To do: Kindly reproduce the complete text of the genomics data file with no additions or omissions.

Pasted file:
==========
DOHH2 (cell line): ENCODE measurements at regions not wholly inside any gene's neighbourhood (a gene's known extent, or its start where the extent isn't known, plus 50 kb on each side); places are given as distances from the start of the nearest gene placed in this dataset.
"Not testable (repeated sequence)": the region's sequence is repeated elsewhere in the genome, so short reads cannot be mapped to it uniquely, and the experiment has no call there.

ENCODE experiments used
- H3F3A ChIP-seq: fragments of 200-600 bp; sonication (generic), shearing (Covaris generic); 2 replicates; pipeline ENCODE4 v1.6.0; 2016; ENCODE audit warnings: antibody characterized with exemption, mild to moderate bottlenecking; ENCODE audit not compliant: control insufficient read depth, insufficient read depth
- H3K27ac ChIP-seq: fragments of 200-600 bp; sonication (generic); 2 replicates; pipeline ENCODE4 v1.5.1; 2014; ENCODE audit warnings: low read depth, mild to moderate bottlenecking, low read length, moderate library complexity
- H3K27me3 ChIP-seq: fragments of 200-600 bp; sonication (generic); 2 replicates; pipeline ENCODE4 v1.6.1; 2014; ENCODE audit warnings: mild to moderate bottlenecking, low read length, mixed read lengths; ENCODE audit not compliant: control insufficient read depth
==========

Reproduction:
DOHH2 (cell line): ENCODE measurements at regions not wholly inside any gene's neighbourhood (a gene's known extent, or its start where the extent isn't known, plus 50 kb on each side); places are given as distances from the start of the nearest gene placed in this dataset.
"Not testable (repeated sequence)": the region's sequence is repeated elsewhere in the genome, so short reads cannot be mapped to it uniquely, and the experiment has no call there.

ENCODE experiments used
- H3F3A ChIP-seq: fragments of 200-600 bp; sonication (generic), shearing (Covaris generic); 2 replicates; pipeline ENCODE4 v1.6.0; 2016; ENCODE audit warnings: antibody characterized with exemption, mild to moderate bottlenecking; ENCODE audit not compliant: control insufficient read depth, insufficient read depth
- H3K27ac ChIP-seq: fragments of 200-600 bp; sonication (generic); 2 replicates; pipeline ENCODE4 v1.5.1; 2014; ENCODE audit warnings: low read depth, mild to moderate bottlenecking, low read length, moderate library complexity
- H3K27me3 ChIP-seq: fragments of 200-600 bp; sonication (generic); 2 replicates; pipeline ENCODE4 v1.6.1; 2014; ENCODE audit warnings: mild to moderate bottlenecking, low read length, mixed read lengths; ENCODE audit not compliant: control insufficient read depth